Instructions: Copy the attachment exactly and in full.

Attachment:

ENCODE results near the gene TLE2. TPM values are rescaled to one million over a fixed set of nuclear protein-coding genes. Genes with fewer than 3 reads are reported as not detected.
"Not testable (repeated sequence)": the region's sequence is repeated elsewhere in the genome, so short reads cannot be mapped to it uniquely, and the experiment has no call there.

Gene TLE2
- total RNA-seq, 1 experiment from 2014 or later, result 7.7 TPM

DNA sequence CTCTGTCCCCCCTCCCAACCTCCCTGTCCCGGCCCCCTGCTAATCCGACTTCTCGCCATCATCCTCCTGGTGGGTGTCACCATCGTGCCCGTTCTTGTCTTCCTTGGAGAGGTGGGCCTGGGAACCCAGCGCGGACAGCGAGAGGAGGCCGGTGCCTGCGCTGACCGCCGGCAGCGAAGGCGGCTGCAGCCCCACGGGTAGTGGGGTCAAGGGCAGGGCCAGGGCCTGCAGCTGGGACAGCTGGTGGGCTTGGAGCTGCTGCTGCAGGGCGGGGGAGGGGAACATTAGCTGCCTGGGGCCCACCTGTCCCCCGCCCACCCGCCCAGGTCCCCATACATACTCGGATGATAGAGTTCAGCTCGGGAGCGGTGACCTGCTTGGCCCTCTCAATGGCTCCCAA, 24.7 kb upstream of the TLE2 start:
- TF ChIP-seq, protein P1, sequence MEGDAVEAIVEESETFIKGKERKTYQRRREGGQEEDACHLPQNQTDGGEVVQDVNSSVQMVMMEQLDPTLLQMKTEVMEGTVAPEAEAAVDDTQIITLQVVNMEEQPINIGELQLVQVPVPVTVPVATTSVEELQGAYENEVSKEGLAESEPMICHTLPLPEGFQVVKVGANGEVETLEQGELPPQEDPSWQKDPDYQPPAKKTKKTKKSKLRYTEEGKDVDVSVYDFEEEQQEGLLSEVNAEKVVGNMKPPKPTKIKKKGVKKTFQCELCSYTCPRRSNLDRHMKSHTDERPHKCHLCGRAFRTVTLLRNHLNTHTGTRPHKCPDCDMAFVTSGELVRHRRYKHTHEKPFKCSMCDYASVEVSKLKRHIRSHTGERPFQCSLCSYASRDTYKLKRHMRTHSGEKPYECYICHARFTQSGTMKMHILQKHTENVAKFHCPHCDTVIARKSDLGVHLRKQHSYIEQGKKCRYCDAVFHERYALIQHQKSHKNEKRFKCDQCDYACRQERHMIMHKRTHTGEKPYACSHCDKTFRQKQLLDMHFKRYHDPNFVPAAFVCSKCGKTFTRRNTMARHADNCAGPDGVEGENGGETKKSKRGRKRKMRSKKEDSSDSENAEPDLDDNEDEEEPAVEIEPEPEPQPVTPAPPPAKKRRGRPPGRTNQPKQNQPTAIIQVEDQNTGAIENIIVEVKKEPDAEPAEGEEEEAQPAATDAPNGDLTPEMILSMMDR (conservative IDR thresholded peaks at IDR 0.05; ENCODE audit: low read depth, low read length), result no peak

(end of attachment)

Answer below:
ENCODE results near the gene TLE2. TPM values are rescaled to one million over a fixed set of nuclear protein-coding genes. Genes with fewer than 3 reads are reported as not detected.
"Not testable (repeated sequence)": the region's sequence is repeated elsewhere in the genome, so short reads cannot be mapped to it uniquely, and the experiment has no call there.

Gene TLE2
- total RNA-seq, 1 experiment from 2014 or later, result 7.7 TPM

DNA sequence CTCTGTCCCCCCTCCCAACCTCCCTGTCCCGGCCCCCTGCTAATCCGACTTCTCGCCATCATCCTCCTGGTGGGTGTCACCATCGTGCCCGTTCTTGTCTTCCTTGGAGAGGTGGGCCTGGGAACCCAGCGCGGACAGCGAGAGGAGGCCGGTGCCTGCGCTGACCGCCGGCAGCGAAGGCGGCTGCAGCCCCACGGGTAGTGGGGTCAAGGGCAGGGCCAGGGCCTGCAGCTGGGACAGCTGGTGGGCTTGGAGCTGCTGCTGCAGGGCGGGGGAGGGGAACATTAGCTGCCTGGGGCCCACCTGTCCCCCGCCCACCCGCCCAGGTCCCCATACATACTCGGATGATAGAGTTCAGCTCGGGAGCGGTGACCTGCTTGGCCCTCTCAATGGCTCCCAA, 24.7 kb upstream of the TLE2 start:
- TF ChIP-seq, protein P1, sequence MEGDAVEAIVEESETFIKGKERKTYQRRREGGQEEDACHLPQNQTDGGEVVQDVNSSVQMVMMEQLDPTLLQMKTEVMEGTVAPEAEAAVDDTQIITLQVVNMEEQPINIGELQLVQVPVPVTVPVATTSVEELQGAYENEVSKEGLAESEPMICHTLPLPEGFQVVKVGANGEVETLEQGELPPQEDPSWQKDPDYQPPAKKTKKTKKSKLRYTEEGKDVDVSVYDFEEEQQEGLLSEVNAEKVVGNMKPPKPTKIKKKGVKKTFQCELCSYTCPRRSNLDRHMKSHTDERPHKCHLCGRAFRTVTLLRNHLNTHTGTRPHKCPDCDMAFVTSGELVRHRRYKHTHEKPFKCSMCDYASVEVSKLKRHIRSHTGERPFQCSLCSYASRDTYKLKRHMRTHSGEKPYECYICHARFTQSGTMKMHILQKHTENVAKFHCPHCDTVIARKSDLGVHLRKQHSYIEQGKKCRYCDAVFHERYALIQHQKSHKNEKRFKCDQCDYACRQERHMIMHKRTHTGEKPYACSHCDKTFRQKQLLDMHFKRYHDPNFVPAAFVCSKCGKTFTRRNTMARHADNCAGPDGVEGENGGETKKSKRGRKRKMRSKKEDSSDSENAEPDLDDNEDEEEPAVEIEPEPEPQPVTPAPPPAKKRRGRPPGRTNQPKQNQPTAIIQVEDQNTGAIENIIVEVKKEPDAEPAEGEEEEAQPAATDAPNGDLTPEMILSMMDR (conservative IDR thresholded peaks at IDR 0.05; ENCODE audit: low read depth, low read length), result no peak